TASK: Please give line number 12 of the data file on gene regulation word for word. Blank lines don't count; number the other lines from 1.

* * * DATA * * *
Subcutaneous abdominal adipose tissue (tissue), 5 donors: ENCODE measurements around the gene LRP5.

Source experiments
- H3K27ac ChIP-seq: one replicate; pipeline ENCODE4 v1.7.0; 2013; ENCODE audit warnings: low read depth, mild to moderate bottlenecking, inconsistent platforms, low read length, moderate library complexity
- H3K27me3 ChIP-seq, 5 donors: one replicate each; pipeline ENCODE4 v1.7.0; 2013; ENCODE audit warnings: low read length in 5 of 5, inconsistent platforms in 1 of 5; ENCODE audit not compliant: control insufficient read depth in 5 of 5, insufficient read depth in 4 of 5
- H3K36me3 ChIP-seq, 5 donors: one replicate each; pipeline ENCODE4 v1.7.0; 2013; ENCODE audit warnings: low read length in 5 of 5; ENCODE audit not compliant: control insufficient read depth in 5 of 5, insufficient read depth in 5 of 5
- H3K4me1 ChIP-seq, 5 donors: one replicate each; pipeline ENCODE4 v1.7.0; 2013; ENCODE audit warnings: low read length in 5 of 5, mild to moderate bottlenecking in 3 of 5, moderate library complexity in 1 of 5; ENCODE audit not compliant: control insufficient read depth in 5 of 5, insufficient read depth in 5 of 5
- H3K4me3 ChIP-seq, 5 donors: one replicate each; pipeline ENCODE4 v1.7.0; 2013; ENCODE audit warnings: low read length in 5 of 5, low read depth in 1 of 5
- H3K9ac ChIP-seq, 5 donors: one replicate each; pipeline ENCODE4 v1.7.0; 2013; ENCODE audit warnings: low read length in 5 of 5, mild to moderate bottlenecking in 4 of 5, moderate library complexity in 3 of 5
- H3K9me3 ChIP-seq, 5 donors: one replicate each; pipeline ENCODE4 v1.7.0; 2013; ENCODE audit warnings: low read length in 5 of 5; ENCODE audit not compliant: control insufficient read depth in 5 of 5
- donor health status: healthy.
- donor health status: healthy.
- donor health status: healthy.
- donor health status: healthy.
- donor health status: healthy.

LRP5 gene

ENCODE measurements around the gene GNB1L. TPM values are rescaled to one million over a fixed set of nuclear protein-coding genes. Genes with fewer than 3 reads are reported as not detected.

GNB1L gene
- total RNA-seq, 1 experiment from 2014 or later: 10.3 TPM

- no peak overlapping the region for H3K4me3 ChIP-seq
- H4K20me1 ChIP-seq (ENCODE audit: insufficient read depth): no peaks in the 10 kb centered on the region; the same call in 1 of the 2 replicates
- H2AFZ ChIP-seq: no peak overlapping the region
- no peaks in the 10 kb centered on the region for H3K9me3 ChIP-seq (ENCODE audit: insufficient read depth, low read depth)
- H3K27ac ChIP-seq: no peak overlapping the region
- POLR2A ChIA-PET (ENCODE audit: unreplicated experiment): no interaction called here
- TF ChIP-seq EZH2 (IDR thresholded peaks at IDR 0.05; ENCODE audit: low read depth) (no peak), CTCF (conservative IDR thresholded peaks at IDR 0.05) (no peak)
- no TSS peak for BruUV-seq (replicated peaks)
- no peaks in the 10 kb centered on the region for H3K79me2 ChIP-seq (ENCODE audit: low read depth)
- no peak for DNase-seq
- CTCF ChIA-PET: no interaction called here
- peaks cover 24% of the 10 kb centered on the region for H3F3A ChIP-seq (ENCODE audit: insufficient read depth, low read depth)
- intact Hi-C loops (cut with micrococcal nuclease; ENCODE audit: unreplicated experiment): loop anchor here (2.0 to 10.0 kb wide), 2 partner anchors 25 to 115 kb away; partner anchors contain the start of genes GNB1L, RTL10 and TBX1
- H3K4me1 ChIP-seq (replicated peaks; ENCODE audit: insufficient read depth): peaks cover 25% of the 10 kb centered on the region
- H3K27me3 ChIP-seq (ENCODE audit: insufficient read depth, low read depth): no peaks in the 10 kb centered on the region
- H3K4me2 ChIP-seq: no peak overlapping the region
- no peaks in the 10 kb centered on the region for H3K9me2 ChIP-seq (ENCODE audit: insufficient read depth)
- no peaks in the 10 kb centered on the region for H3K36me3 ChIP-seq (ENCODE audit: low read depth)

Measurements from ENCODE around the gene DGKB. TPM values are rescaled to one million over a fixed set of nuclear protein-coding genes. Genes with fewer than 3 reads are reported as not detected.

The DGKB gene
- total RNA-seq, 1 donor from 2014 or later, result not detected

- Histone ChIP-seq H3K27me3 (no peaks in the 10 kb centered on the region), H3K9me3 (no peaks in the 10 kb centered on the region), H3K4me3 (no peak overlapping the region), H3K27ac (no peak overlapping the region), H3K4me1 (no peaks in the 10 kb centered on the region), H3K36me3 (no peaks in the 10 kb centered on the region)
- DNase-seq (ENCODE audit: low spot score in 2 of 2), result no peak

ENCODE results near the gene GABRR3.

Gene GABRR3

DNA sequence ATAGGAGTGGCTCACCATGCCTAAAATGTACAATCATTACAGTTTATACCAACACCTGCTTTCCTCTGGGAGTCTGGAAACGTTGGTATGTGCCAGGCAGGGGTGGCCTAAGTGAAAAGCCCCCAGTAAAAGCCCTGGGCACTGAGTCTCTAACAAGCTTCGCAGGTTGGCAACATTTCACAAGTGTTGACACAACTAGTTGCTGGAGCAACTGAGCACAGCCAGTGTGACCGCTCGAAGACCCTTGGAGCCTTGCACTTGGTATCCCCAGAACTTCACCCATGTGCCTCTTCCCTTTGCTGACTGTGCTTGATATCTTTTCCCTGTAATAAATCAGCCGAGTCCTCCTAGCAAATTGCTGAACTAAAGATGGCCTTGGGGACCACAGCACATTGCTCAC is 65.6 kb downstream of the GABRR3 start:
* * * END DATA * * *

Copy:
- donor health status: healthy.